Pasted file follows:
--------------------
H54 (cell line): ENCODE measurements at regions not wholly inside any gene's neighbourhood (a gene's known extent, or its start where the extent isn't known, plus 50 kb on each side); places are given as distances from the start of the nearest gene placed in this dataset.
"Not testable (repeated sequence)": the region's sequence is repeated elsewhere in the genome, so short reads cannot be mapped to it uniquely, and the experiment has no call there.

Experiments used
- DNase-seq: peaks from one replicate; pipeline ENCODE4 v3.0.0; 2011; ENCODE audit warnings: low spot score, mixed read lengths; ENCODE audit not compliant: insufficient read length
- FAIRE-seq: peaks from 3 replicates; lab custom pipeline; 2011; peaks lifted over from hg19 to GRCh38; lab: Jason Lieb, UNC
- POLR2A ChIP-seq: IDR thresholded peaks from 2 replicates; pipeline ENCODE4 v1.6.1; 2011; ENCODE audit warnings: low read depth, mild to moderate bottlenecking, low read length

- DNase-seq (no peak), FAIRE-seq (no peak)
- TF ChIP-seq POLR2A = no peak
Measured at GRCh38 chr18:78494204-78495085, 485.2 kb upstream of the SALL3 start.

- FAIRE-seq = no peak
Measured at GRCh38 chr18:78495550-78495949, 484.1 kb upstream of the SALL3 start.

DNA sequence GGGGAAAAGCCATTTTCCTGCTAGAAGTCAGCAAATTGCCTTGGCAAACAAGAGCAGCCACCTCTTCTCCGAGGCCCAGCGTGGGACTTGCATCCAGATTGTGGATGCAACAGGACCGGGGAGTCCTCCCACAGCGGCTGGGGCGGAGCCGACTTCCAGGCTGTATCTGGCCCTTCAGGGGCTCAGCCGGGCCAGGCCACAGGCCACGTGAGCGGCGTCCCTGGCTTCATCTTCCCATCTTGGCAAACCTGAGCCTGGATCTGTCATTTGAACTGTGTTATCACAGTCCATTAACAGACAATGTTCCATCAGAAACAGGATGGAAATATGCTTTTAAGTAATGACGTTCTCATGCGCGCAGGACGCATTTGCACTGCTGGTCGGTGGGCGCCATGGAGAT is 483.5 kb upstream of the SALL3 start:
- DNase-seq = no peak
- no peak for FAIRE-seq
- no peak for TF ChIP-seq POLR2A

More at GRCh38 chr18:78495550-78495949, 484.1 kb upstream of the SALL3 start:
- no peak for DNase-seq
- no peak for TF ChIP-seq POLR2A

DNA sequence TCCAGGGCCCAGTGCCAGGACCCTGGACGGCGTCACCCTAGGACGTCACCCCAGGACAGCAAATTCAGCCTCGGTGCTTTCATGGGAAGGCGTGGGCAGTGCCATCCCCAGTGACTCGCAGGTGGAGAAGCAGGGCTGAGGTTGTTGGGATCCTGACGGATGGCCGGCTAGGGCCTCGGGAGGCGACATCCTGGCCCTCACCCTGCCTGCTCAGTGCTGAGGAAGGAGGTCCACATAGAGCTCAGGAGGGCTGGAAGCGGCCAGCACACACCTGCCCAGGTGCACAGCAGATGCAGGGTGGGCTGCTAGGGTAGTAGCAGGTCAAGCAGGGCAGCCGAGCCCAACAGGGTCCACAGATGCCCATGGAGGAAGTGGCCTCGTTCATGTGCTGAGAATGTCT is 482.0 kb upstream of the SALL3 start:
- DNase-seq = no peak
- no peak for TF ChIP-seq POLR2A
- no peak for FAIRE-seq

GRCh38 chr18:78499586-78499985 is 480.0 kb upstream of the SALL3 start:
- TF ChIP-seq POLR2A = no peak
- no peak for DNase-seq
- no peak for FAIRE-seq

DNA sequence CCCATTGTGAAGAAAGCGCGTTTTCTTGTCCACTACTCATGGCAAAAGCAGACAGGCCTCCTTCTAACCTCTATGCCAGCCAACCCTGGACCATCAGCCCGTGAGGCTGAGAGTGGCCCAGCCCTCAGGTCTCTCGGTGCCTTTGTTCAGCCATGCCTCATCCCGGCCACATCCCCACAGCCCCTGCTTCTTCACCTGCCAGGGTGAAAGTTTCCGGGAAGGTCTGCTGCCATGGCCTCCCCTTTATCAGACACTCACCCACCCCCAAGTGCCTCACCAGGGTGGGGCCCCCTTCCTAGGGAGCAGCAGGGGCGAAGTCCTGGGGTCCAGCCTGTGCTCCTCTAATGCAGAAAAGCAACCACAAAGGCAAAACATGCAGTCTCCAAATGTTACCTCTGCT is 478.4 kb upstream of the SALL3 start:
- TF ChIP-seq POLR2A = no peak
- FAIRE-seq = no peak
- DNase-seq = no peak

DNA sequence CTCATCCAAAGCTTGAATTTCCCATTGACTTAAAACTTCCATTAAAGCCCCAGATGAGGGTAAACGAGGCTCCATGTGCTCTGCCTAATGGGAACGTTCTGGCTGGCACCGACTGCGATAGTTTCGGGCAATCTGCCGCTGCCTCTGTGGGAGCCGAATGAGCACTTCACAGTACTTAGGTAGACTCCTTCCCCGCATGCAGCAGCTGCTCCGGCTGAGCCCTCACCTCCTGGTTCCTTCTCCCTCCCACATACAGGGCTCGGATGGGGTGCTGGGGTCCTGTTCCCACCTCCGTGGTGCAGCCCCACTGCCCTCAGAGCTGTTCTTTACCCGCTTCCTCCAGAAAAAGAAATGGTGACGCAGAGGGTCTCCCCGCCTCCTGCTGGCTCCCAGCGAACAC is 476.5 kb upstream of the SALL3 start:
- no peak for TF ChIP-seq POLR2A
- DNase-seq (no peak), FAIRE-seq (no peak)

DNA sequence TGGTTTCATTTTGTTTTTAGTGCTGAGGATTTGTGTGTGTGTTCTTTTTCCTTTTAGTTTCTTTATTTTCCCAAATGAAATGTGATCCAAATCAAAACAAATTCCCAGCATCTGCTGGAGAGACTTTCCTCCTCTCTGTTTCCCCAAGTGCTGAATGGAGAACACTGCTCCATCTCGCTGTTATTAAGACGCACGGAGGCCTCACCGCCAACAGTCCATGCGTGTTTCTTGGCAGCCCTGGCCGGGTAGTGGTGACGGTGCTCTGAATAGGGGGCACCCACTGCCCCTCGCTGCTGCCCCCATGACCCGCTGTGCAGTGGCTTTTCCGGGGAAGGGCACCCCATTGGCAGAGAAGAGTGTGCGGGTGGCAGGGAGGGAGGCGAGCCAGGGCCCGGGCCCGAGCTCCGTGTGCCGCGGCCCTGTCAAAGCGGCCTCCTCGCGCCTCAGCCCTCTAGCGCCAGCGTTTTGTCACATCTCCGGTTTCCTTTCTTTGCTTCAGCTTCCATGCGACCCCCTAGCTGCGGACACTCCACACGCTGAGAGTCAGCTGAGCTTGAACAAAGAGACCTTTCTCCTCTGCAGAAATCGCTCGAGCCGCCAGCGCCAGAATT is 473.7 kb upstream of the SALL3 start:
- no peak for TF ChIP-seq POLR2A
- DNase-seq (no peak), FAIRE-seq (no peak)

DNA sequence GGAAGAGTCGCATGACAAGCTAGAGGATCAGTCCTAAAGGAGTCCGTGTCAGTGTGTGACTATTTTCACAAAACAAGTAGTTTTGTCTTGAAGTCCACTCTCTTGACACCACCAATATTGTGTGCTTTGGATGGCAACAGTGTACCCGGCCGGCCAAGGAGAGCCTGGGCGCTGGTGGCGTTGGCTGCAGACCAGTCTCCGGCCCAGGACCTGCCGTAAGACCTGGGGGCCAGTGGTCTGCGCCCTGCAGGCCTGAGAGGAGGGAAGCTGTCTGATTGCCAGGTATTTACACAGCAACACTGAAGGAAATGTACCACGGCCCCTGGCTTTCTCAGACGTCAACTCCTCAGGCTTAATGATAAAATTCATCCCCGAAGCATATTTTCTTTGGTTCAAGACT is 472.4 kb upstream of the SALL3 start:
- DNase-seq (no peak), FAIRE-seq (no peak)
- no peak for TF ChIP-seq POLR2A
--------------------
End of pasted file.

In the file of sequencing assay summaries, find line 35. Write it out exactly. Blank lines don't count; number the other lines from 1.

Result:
- no peak for TF ChIP-seq POLR2A